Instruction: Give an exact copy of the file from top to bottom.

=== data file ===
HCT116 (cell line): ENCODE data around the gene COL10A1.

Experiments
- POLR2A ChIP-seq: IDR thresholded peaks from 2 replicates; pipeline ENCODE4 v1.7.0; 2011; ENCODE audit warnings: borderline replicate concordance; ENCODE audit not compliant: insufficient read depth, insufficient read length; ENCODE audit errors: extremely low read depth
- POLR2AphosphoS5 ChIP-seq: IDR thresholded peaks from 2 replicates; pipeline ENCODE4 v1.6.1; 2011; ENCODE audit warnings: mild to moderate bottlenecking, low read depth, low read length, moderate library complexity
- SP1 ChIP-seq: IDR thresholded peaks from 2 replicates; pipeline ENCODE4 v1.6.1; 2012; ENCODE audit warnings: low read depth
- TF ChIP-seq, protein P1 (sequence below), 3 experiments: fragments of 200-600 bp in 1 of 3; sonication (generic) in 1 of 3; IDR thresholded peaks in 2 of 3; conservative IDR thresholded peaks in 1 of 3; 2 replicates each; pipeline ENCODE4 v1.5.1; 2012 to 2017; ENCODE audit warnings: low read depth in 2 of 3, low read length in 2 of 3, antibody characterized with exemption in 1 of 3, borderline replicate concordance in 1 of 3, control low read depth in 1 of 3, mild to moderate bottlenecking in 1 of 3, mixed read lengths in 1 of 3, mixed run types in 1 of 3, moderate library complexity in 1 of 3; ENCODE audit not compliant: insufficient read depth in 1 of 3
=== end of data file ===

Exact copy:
HCT116 (cell line): ENCODE data around the gene COL10A1.

Experiments
- POLR2A ChIP-seq: IDR thresholded peaks from 2 replicates; pipeline ENCODE4 v1.7.0; 2011; ENCODE audit warnings: borderline replicate concordance; ENCODE audit not compliant: insufficient read depth, insufficient read length; ENCODE audit errors: extremely low read depth
- POLR2AphosphoS5 ChIP-seq: IDR thresholded peaks from 2 replicates; pipeline ENCODE4 v1.6.1; 2011; ENCODE audit warnings: mild to moderate bottlenecking, low read depth, low read length, moderate library complexity
- SP1 ChIP-seq: IDR thresholded peaks from 2 replicates; pipeline ENCODE4 v1.6.1; 2012; ENCODE audit warnings: low read depth
- TF ChIP-seq, protein P1 (sequence below), 3 experiments: fragments of 200-600 bp in 1 of 3; sonication (generic) in 1 of 3; IDR thresholded peaks in 2 of 3; conservative IDR thresholded peaks in 1 of 3; 2 replicates each; pipeline ENCODE4 v1.5.1; 2012 to 2017; ENCODE audit warnings: low read depth in 2 of 3, low read length in 2 of 3, antibody characterized with exemption in 1 of 3, borderline replicate concordance in 1 of 3, control low read depth in 1 of 3, mild to moderate bottlenecking in 1 of 3, mixed read lengths in 1 of 3, mixed run types in 1 of 3, moderate library complexity in 1 of 3; ENCODE audit not compliant: insufficient read depth in 1 of 3